By 2013, illegal cannabis grows were such a destructive environmental force in California that state water regulators decided it time to go beyond their complaint-driven, piecemeal approach at enforcement.
That required knowing how much cannabis there was statewide, and where.
Nearly a decade later, the answer still eludes California.
So the Los Angeles Times embarked on its own effort to map illegally grown cannabis, one that depended on a view from space.
Cannabis operations are easy to spot in satellite imagery. Plastic-covered hoop houses and plots of individual dark-green plants are distinctive and hard to miss, even more so in clear-cut tracts of forest or vast expanses of desert.
The Times obtained 2021 satellite imagery from a mix of public and private sources to canvass nearly 3,000 square miles of land in parts of six counties: Siskiyou, Trinity, Mendocino, Shasta, Butte and San Bernardino.
The analysis counted outdoor cultivation spots and measured the square footage of greenhouses. It avoided areas with other active agriculture that could be mistaken for cannabis, and looked for telltale signs of weed, such as outdoor swimming pools to hold water and outdoor plots adjacent to hoop houses.
To estimate greenhouse crops, The Times used industry-supplied yield formulas. Not all greenhouses were filled and some crops were lost to wildfire or police raids, so The Times followed another industry practice and reduced raw crop estimates by 30%.
Measured that way, the survey area contained 25 million square feet of illicit greenhouses with ample capacity to grow 2.6 million pounds of weed — enough to supply the entire legal California market.
The illegality of these grows was determined using licensing maps obtained from the state Department of Cannabis Control, county permit databases, hemp registrations and tax assessor parcel records. On Native American reservations, where unique ordinances sometimes permit commercial cultivation, The Times also used ownership maps obtained from the U.S. Bureau of Indian Affairs.
By comparing these 2021 maps with those created from satellite imagery four to five years earlier by The Times or by state contractors, the analysis documented dramatic shifts in how and where cannabis is grown.
In every place The Times looked, illicit cannabis production had increased since California reduced criminal penalties for unlicensed operations as part of legalization. There was little variation between areas that licensed cannabis and those that banned it. The findings suggest efforts to draw cannabis growers into the legal market are foundering. All but 68 of the 782 cannabis farms below Post Mountain in Trinity County, for instance, lacked a state license as of early 2022.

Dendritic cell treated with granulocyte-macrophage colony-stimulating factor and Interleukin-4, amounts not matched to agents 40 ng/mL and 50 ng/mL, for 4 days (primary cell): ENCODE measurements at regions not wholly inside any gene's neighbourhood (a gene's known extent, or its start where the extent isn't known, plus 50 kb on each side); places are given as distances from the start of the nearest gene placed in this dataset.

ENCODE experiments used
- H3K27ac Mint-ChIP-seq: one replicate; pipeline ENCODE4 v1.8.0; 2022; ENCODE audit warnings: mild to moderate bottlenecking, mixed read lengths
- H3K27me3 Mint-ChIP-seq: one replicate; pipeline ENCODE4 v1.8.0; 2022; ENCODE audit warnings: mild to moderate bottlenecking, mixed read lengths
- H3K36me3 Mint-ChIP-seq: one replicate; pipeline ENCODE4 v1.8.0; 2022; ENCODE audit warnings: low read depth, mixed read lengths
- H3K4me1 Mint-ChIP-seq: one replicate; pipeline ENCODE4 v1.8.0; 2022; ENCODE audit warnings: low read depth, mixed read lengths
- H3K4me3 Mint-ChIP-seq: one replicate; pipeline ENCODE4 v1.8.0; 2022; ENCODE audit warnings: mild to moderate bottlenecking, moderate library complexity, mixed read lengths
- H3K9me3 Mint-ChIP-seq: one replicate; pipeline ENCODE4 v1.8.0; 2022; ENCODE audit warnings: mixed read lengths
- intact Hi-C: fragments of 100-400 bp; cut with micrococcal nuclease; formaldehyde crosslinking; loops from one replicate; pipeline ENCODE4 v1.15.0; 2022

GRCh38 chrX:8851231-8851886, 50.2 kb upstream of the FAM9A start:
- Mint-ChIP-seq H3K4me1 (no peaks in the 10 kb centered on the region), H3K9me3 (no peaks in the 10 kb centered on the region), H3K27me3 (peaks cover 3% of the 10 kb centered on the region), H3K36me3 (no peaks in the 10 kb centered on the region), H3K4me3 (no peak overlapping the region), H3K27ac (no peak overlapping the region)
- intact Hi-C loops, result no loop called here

Cannabis researchers at UC Berkeley follow a similar methodology to map and measure changes in cannabis cultivation. Humboldt and El Dorado counties also use satellite imagery to find illicit growers and enforce local cannabis codes.
California’s effort to map cannabis began in 2013 after complaints from Butte and other counties that failure to curb illicit operations violated the federal Clean Water Act. The state’s various environmental agencies created marijuana enforcement divisions, and the California Water Resources Control Board in 2015 brought in a private contractor to identify cannabis crops.
The results were outmoded and incomplete. The company reviewed satellite images for only a fraction of California’s geography, steering clear of federal and agricultural lands. Its process was so slow the final maps were two to four years out of date, and the 29,000 “facilities” identified as cannabis grows included not just greenhouses and gardens but also shopping centers.
Deep within the California Water Resources Control Board, a state engineer in 2017 took up the task of building a faster, more comprehensive tool. It was a machine-learning program that could automatically detect cannabis cultivation on high-resolution satellite images.